To better understand the Dogliani denominations and their peculiarities we must be clear about Italy’s classification system and wine legislation. This nationally recognized system can be imagined as a pyramidal structure with the most restrictive classification being at the top and with the others becoming more flexible and having a wider territory of reference as we progress towards the base. The most restrictive classification is the DOCG (“Denominazione di Origine Controllata e Garantita”), immediately followed by the DOC (“Denominazione di Origine Controllata”) which can scale down to broader appellations such as Langhe or Piemonte, then by the IGT classification (“Indicazione Geografica Tipica”), and, finally, by “Vino da Tavola”. The Piedmont Region has chosen to not have a “Piemonte IGT” designation in order to have more control over the varieties used in a wine, however, over the years, the region’s name has become associated to different varieties with their own specific appellation rules.

DOC Denominazione di Origine Controllata
With the DOC system, all vineyards are recorded in a special viticultural registry. To each specific area within a DOC, determined by overlapping aerial photos with cadastral maps, must correspond the production of a specific quantity of grapes as dictated by the appellation’s guidelines. These guidelines are, in fact, a system of rules and parameters that determine and guarantee the place of origin of the grapes as well as the quality and the characteristics of an appellation. For example, for each hectare of Dolcetto di Dogliani Doc that was cultivated when this appellation was still active, it was possible to produce 8000kg of grapes, the equivalent of 56 hectoliters of wine. Today, the appellation Dolcetto di Dogliani Doc no longer exists, but its parameters and productions have become those of Dogliani Docg.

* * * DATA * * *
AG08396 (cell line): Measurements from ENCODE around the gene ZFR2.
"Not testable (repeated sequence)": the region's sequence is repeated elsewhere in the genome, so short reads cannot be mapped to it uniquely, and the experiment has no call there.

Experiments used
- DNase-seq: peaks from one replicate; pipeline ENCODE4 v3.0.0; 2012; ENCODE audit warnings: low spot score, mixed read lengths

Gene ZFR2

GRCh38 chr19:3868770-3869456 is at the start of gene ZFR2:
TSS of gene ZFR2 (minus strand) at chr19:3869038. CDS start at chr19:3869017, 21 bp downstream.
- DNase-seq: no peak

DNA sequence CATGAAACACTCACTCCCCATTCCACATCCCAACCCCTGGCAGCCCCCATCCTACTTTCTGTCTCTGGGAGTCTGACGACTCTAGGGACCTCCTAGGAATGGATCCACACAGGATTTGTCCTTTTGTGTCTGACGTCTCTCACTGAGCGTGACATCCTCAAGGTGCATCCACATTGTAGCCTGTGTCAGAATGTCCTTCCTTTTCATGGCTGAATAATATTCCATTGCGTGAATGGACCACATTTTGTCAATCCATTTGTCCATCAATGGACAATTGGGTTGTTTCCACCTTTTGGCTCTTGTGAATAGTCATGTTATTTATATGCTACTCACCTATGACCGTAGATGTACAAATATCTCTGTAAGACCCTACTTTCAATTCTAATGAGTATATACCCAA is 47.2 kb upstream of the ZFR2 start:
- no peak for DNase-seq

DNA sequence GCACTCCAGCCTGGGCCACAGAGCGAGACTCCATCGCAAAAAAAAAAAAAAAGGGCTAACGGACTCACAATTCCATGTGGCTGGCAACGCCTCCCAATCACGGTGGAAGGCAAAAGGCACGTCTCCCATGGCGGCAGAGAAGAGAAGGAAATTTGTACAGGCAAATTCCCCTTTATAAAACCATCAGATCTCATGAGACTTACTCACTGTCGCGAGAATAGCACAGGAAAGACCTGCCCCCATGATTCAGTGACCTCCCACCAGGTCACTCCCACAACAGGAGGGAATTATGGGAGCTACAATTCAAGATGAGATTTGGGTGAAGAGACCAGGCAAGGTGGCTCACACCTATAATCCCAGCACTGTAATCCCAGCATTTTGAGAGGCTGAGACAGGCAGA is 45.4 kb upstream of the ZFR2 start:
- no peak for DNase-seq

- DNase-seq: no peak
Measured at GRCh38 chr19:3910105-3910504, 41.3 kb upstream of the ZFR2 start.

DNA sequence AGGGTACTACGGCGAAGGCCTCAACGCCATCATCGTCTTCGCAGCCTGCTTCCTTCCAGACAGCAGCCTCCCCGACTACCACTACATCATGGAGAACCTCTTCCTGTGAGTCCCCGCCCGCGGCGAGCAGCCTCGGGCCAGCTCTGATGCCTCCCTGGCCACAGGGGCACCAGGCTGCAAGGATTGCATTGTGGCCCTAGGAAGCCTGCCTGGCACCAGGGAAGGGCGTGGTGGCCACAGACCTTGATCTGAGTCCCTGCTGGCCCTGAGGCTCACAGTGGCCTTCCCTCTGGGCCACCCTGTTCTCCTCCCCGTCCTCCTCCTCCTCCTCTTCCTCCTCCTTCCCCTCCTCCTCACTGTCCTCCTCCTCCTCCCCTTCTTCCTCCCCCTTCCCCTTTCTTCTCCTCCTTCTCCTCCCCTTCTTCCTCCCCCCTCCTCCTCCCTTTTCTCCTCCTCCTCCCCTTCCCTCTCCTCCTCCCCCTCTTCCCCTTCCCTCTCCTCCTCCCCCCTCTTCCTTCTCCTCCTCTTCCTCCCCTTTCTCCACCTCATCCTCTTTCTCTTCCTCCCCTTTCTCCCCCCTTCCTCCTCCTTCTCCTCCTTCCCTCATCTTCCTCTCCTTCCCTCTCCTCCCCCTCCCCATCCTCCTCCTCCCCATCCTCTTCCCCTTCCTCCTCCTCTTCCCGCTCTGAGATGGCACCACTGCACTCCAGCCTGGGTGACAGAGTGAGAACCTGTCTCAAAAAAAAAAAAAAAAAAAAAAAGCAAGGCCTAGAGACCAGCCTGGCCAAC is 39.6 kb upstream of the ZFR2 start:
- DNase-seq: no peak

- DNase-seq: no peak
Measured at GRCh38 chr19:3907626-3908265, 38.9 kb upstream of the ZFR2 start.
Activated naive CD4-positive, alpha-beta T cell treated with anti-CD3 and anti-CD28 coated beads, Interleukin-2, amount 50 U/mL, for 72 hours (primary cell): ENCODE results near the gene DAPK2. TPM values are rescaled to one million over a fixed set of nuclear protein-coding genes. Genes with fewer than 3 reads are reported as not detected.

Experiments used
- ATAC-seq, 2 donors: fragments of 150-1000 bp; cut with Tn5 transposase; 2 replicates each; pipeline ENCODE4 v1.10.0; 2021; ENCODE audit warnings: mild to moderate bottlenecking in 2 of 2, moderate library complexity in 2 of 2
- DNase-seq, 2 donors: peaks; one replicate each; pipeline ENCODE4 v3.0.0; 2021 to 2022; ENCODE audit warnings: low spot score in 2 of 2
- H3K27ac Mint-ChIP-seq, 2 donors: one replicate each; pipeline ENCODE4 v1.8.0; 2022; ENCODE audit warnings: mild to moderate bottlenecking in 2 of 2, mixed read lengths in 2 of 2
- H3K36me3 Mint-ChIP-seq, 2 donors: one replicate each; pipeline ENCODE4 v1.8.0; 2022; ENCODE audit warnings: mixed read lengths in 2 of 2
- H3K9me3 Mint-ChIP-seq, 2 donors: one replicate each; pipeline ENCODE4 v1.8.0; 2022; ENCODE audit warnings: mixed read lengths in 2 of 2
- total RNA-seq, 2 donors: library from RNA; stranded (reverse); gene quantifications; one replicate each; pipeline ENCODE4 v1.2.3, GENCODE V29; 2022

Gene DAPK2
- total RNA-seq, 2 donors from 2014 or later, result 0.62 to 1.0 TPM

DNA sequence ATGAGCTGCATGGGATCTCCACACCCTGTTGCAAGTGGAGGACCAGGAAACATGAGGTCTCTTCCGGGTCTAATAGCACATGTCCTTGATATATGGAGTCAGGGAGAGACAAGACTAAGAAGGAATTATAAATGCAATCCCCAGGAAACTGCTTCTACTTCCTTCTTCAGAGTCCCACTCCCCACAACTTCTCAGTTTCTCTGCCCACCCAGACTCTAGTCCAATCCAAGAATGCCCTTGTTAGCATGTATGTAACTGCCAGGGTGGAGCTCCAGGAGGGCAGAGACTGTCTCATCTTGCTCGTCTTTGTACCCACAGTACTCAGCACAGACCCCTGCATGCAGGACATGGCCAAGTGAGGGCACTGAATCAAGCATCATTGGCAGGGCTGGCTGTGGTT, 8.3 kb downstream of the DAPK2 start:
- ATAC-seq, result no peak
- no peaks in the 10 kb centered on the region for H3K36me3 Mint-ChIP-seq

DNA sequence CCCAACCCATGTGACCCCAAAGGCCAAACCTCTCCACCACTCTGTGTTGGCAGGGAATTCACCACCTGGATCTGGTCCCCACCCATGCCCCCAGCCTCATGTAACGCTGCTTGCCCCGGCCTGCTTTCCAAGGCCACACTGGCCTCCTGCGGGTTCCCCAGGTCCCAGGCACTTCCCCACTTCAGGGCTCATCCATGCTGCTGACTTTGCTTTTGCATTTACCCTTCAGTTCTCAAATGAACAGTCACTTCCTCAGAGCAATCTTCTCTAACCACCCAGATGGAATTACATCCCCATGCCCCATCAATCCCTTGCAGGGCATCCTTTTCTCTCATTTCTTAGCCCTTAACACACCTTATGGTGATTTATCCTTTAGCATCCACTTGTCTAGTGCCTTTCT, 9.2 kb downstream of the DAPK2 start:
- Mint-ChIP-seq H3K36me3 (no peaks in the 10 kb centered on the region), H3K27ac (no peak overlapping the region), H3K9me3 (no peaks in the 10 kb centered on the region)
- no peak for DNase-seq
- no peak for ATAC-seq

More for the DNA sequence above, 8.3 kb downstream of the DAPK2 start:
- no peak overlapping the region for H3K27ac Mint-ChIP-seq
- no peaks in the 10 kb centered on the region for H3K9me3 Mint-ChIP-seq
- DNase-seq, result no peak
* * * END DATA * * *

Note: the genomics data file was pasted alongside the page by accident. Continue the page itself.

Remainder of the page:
DOCG Denominazione di Origine Controllata e Garantita
DOCG, which stands for “Denominazione di Origine Controllata e Garantita” meaning “controlled and guaranteed designation of origin”, implies an additional set of stricter standards that limit, for example, the actual number of bottles that enter the market. Each of these bottles is then marked with a numbered neck seal that certifies its validity. Unlike with DOC wines, whose certification of validity lasts 5 years, to obtain DOCG status a wine must be examined through chemical and sensory analysis in order to receive a certification of validity that only lasts for 3 months. After these 3 months, each batch of wine must then undergo further testing to qualify for bottling, after which a precise number of neck seals will be provided for the amount of bottles that may be obtained from that batch.